On 26th May 2021, Justice Action (JA) was invited by Legal Awareness Watch (LAW) Pakistan to present a live talk on Zoom during a Juvenile Justice Systems (JJS) Act workshop. The presentation consisted of an analysis of Pakistan’s demographics and problems in their judicial and political systems in relation to the recent JJS Act 2018. By comparing Pakistan’s current juvenile justice system to that of Australia and NSW, JA made recommendations and suggestions.
JA’s online presentation for the workshop
The presentation highlighted many of the pertinent concerns faced by the Pakistani juvenile detention system. On the one hand, these issues are similar to experiences of youth offenders in Australia, particularly First Nation populations. This includes unpredictable trial dates, vulnerability to drug addiction, and lack of education, counselling and mentoring services. On the other hand, Pakistan’s provincial laws and political systems give rise to a unique set of problems related to existence of the death penalty and the failures of age determination mechanisms. Of the 1300 young people in Pakistani detention, only 10% are convicted. The rest remain in pre-trial detention, creating unnecessary prison costs that are better utilised in critical justice reinvestments that reduce incarceration rates.
JA then provided an Australian perspective on the ways that the Act could be implemented and what it should aim to do. LAW Pakistan, in collaboration with local stakeholders, asked JA to share relevant strategies that could prevent youth detention rates and improve outcomes for young offenders who entered the system. Several remedies were put forward by JA, namely implementing early intervention processes, such as parenting and early childhood support, health care assistance and literacy training. The importance of restorative justice through conferencing was stressed to allow youth offenders to discuss harms with victims, creating a platform of understanding that operates as a diversionary mechanism. Further recommendations included restorative justice methods and creating positive detention environments through peer mentoring. JA also described their ‘Computers in Cells’ campaign where prisoners are given access to online resources to communicate with family, obtain jobs and life skills, receive education and report complaints to relevant authorities. Using the example of the ACT, the campaign has had computers in cells for 8 years and is operating safely and effectively.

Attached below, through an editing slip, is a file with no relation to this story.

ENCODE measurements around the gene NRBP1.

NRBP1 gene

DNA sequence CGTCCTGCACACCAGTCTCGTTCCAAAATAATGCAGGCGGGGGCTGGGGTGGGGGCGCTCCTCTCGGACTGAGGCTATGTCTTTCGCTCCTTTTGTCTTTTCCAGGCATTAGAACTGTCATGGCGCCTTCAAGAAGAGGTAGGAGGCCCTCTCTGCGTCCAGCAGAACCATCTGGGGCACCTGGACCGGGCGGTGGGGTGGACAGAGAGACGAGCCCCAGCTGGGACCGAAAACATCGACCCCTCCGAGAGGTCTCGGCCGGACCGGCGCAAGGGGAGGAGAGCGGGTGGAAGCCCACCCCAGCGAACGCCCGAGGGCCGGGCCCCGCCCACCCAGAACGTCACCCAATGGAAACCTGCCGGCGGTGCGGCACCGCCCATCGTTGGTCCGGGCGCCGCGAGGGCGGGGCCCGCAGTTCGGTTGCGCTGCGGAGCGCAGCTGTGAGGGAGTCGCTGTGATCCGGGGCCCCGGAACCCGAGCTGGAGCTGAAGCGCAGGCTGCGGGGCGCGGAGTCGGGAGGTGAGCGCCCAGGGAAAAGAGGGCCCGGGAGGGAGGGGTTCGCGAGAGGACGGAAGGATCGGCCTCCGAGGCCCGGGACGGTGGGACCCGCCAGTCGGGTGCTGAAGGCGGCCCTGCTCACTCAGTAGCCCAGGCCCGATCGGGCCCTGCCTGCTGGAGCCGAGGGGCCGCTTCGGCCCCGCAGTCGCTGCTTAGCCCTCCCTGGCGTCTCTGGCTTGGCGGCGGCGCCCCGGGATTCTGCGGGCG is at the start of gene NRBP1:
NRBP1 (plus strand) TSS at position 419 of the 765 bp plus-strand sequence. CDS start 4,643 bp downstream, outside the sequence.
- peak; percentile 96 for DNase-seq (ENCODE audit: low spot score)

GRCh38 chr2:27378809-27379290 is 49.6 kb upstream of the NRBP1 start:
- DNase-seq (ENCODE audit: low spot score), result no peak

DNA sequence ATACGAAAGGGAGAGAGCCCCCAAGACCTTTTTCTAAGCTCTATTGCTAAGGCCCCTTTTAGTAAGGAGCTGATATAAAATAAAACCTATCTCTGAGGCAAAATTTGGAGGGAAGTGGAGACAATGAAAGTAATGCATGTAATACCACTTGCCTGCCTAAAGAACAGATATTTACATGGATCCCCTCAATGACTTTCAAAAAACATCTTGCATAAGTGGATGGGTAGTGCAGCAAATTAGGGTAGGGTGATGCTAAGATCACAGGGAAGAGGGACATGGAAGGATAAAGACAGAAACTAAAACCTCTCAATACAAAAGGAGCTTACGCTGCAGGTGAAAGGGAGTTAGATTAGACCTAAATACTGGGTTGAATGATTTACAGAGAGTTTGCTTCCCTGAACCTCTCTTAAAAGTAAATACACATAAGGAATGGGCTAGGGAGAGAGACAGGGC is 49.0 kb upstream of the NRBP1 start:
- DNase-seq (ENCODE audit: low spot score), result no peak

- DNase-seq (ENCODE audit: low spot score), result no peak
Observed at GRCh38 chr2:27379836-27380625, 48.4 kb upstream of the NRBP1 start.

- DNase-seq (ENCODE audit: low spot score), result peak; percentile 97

The Workshop expressed their appreciation and will be sending an email with questions from the audience to JA. JA will provide consultation on these questions.
Legal Awareness Watch Pakistan is a nonpartisan and non-for-profit advocating and raising awareness across Pakistan on human rights of prisoners in Pakistan. Since its inception, LAW has advocated for various issues related to incarceration, including abolition of the death penalty, and mass incarceration practices upon juveniles, poor prison conditions and the marginalisation of women and children within prisons. Their work can be accessed via https://legalawarenesswatch.com/
The presentation slides can be viewed below.